I remember Duke guard Gerald Henderson’s (totally intentional) elbow to Tyler Hansbrough’s nose in 2007, the game that truly made me realize the extent to which I hated the Blue Devils.

I remember sitting in my dorm’s lounge during the national championship in 2017, watching the game on my laptop because I was swamped with homework due the next day — I know, assigning homework due the day after the national championship? What kind of monster does that? — and I remember rushing Franklin Street in celebration that same night.

I remember it all. I remember the heartbreakers — I’ll never forgive you, Kris Jenkins — and the joyous triumphs. I remember his 18 wins against Duke, his three national titles, his senior night speeches and his quote-worthy press conferences.

I remember the times I screamed at my TV screen when he refused to call a timeout in a close game or put my head in my hands when his teams couldn’t make free throws if their lives depended on it.

And through all of the good and the bad, I always remembered how lucky I was to have Roy Williams in my corner.

As a kid growing up in small-town North Carolina, Roy was as close to a modern-day religious figure as you could get. Right there with the legendary Dean Smith. Coach K was, too, but on the opposite side of the spectrum.

All of this is why it hurt so much to hear him speak in his farewell press conference last Thursday, just a few short hours after the news had broken.

“So yes, I’m getting old and my body’s breaking down, mentally and physically,’” Williams said as he choked back tears. “Yes, I want to see my children and grandchildren more. I want to give Wanda more time. … But the biggest reason we’re having this meeting is I just don’t feel that I’m the right man any longer.”

Many of us, including myself, figured that his declining health — most notably his increasing instances of vertigo on the sideline — would be what caused him to hang it up eventually, but as that last line showed, it’s not that at all. He doesn’t feel like he’s the right man to lead Carolina’s program any longer. It broke my heart.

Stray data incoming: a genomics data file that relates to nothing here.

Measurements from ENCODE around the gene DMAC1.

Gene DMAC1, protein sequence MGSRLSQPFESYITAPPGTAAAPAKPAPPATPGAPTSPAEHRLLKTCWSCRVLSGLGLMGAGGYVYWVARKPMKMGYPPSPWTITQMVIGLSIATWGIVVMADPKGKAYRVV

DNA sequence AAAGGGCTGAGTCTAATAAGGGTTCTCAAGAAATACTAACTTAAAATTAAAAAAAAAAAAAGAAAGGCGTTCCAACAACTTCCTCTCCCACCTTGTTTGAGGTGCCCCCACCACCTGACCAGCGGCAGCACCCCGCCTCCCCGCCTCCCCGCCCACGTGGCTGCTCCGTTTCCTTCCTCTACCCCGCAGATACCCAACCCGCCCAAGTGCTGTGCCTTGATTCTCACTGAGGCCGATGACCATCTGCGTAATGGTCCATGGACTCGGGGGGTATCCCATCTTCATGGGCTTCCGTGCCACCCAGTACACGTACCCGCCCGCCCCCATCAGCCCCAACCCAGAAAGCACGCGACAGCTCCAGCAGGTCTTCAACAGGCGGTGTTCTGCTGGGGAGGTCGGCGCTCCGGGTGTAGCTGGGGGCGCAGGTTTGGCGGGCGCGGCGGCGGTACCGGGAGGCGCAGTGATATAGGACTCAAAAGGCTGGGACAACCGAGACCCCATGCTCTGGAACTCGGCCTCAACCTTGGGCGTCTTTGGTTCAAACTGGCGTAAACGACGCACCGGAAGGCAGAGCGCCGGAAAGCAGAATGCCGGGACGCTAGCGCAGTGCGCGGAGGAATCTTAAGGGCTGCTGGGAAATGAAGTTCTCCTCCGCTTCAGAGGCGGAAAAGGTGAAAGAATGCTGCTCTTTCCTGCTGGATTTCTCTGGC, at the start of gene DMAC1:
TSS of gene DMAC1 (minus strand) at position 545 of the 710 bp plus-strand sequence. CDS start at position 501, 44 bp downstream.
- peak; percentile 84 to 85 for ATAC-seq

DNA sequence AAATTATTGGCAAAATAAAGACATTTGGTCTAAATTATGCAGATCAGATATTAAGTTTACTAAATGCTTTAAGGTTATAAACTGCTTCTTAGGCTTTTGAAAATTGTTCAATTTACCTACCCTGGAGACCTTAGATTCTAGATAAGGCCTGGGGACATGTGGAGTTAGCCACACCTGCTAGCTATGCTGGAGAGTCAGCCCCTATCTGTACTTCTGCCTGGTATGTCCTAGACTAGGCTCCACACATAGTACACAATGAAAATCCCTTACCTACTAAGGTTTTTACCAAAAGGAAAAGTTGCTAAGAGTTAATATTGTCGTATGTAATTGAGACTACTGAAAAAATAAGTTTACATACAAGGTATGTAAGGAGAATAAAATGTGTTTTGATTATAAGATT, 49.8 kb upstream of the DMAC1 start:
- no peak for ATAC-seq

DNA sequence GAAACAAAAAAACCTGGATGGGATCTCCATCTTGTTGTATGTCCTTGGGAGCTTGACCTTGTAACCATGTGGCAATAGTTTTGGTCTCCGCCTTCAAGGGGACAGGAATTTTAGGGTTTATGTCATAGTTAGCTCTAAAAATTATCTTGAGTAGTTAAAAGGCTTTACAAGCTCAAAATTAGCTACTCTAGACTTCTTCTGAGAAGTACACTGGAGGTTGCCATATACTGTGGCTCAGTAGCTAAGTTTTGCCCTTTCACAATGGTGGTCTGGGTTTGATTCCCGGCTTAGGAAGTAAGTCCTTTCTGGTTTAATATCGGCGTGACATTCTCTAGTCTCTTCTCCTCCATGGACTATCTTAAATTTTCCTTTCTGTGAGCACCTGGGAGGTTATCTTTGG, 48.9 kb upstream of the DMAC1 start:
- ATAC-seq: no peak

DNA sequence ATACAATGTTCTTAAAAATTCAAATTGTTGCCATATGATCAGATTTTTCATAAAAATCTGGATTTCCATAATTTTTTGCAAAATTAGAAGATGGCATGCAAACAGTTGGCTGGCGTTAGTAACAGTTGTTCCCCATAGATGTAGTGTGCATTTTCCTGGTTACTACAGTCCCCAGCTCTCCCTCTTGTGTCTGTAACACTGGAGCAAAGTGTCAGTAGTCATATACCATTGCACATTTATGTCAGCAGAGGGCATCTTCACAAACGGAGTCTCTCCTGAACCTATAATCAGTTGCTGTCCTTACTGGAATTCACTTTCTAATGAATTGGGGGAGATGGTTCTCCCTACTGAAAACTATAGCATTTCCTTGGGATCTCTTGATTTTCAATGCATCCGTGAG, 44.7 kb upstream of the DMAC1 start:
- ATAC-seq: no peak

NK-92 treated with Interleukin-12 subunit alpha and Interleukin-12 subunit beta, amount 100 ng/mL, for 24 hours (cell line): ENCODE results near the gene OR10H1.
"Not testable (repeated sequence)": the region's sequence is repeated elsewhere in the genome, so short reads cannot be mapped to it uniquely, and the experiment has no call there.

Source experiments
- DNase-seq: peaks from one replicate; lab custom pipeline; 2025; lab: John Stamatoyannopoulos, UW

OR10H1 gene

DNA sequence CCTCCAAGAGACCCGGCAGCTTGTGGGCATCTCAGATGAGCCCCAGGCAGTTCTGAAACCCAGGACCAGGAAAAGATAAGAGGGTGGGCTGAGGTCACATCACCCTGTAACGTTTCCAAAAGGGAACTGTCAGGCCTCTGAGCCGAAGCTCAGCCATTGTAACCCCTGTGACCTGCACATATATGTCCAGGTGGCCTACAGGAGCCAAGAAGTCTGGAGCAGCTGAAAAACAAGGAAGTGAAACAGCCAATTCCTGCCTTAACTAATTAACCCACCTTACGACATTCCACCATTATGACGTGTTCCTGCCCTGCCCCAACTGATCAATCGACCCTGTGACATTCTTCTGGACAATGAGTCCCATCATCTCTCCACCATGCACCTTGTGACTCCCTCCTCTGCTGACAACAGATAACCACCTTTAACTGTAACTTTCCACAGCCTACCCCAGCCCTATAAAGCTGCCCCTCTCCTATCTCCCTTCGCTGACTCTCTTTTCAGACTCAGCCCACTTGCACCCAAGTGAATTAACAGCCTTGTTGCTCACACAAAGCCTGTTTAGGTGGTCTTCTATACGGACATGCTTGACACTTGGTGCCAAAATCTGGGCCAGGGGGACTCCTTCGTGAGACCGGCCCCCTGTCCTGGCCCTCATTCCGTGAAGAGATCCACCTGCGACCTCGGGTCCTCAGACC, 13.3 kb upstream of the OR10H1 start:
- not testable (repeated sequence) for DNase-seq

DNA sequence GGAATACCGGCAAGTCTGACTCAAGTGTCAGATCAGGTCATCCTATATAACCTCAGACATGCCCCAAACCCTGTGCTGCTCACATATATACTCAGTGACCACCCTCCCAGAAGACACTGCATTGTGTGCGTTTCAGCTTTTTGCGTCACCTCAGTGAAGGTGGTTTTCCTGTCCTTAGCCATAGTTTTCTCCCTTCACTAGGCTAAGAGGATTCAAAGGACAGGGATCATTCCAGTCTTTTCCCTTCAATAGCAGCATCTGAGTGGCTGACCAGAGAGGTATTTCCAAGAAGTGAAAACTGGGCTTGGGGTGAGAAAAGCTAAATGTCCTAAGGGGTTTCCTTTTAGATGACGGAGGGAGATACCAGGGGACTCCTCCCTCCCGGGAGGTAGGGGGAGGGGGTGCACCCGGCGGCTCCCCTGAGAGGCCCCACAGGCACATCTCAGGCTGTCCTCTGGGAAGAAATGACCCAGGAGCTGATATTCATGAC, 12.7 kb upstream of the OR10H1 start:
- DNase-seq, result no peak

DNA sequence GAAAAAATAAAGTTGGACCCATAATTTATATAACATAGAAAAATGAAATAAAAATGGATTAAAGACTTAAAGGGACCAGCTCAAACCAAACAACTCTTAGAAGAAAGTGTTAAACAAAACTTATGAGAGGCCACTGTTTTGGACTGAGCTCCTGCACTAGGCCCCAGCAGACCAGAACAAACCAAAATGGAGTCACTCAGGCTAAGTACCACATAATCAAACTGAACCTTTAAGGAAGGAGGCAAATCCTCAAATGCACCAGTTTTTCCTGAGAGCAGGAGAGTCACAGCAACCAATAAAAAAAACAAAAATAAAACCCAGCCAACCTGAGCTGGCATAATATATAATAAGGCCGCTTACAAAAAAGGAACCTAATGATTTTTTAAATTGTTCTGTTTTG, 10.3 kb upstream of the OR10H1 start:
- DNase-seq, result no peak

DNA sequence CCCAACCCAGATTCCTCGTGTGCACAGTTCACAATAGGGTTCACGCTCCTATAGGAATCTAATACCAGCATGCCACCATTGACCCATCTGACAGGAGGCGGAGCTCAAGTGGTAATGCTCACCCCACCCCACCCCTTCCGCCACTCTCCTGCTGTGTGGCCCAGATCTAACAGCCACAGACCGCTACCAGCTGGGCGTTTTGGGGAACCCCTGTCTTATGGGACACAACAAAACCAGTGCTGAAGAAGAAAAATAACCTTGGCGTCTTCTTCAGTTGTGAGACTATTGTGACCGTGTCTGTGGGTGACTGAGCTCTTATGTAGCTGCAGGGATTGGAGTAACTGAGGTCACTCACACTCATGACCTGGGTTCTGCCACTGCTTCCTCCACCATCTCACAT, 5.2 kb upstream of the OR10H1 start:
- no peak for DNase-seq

As a head coach, Williams has 903 total wins (third all-time among Division I coaches), a winning percentage of .774 (14th all-time), three ACC Tournament championships (tied for fifth all-time), nine Final Four appearances (fourth all-time), three NCAA national championships (tied for third all-time) and plenty of other accolades that have been added to his 2007 Hall of Fame resume. Since he arrived in Chapel Hill in 2003, no team has won more titles than Carolina.

He’s inspired an entire generation (or two) of basketball fans.

He’ll always be the man for the job.

While the last couple of years of his tenure haven’t been the most positive, Williams will forever be regarded as one of the greatest basketball coaches in the history of the NCAA.

He’ll be remembered as the perfect successor to the late great Dean Smith, the man who celebrates with his team harder than any other, the coach who saved Carolina basketball and the legend whose name will forever be etched on the floor of the Dean E. Smith Center.

We all knew this day would come eventually. I just didn’t know it would hurt this badly.

Thank you for everything, Roy.

We’ll miss you, dadgummit.

Reporter Victor Hensley can be reached at or on Twitter at @Frezeal33.